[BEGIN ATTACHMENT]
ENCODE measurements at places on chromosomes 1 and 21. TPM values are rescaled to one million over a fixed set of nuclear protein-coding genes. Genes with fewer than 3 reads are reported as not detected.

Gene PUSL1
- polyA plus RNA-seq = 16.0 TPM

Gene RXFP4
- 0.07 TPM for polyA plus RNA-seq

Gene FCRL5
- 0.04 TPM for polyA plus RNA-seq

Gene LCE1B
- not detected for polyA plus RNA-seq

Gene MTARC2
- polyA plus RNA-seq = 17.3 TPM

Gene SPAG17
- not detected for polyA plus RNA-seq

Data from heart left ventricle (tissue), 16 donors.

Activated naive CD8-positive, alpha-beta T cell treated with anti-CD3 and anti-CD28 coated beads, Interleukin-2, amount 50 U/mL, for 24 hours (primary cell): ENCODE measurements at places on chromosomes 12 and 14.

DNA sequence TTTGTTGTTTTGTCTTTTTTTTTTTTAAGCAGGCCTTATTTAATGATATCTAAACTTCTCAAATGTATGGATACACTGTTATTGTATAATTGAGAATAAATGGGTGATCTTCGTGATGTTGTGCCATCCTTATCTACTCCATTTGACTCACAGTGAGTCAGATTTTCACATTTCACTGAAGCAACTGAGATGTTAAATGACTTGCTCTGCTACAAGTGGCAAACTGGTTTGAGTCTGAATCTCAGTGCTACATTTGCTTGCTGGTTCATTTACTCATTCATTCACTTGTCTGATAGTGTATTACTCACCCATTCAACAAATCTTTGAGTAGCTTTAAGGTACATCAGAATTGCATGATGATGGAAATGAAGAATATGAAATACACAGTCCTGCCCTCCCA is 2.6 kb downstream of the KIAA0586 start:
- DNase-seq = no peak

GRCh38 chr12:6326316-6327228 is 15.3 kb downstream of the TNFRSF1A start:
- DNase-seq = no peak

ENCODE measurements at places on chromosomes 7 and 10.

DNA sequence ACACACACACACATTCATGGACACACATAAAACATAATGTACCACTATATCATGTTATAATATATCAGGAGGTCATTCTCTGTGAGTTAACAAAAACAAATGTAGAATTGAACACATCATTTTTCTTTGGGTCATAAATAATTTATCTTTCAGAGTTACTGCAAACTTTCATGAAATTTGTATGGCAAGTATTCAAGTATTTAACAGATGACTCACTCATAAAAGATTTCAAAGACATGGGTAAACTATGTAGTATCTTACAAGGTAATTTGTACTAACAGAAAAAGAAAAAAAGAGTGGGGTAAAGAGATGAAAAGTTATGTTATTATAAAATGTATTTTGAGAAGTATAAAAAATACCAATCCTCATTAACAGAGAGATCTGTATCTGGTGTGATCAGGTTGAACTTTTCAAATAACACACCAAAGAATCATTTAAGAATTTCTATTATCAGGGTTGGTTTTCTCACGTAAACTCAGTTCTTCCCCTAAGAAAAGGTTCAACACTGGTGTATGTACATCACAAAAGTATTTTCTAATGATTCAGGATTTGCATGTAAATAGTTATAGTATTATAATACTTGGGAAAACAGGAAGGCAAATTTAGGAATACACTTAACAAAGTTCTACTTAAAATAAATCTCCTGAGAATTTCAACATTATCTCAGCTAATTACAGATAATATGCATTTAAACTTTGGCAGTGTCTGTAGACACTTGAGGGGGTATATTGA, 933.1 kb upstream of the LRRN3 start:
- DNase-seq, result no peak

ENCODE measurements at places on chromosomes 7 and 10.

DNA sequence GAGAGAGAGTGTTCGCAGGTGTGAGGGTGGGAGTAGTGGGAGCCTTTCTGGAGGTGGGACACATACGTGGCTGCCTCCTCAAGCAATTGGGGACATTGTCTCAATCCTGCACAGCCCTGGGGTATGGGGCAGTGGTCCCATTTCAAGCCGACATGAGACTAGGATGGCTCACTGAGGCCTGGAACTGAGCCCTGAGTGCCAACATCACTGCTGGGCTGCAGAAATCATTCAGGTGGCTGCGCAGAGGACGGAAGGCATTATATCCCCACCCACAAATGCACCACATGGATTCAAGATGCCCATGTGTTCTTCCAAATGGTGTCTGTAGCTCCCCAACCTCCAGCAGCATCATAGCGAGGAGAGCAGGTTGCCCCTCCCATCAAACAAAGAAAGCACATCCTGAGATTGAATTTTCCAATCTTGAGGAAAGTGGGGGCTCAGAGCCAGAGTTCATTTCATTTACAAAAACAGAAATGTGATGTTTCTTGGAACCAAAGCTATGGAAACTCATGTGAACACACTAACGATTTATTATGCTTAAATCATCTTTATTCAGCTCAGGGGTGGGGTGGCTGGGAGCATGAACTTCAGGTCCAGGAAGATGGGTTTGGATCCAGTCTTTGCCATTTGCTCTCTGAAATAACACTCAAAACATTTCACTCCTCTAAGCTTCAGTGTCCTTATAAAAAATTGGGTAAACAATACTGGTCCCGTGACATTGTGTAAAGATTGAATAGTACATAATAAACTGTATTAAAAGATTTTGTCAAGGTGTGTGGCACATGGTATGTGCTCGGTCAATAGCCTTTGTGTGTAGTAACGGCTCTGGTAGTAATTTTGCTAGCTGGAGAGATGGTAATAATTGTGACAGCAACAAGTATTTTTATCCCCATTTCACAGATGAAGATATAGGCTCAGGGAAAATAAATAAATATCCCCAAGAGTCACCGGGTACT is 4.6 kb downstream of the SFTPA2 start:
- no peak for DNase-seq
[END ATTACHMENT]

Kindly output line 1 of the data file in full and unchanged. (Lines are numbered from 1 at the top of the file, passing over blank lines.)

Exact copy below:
ENCODE measurements at places on chromosomes 1 and 21. TPM values are rescaled to one million over a fixed set of nuclear protein-coding genes. Genes with fewer than 3 reads are reported as not detected.